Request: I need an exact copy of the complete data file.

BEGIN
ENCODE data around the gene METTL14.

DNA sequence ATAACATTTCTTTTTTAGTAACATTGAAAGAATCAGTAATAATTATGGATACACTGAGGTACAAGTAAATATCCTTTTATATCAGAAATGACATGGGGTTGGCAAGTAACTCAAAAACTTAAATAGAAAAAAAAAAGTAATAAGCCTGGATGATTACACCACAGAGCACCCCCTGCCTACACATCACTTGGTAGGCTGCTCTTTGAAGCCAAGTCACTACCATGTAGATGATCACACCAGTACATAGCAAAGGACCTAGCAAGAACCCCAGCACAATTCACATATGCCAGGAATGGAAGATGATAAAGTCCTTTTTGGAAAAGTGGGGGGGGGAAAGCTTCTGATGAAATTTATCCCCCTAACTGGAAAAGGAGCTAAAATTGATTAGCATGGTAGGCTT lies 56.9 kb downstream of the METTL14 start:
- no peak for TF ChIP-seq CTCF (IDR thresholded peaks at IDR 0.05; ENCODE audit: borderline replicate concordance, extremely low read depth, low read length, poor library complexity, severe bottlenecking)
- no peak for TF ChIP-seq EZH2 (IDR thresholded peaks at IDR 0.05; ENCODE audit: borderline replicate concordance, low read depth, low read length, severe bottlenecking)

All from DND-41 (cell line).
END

ENCODE data around the gene METTL14.

DNA sequence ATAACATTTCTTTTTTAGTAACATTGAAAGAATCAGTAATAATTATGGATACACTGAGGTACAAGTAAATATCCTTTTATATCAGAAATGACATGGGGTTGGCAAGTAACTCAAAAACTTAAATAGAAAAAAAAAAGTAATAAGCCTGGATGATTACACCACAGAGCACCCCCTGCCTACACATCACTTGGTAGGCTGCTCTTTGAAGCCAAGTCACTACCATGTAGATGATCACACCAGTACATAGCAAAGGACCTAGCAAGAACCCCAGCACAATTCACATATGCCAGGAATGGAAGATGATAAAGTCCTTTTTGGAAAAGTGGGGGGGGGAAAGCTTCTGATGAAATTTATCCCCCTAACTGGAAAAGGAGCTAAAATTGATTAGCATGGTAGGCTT lies 56.9 kb downstream of the METTL14 start:
- no peak for TF ChIP-seq CTCF (IDR thresholded peaks at IDR 0.05; ENCODE audit: borderline replicate concordance, extremely low read depth, low read length, poor library complexity, severe bottlenecking)
- no peak for TF ChIP-seq EZH2 (IDR thresholded peaks at IDR 0.05; ENCODE audit: borderline replicate concordance, low read depth, low read length, severe bottlenecking)

All from DND-41 (cell line).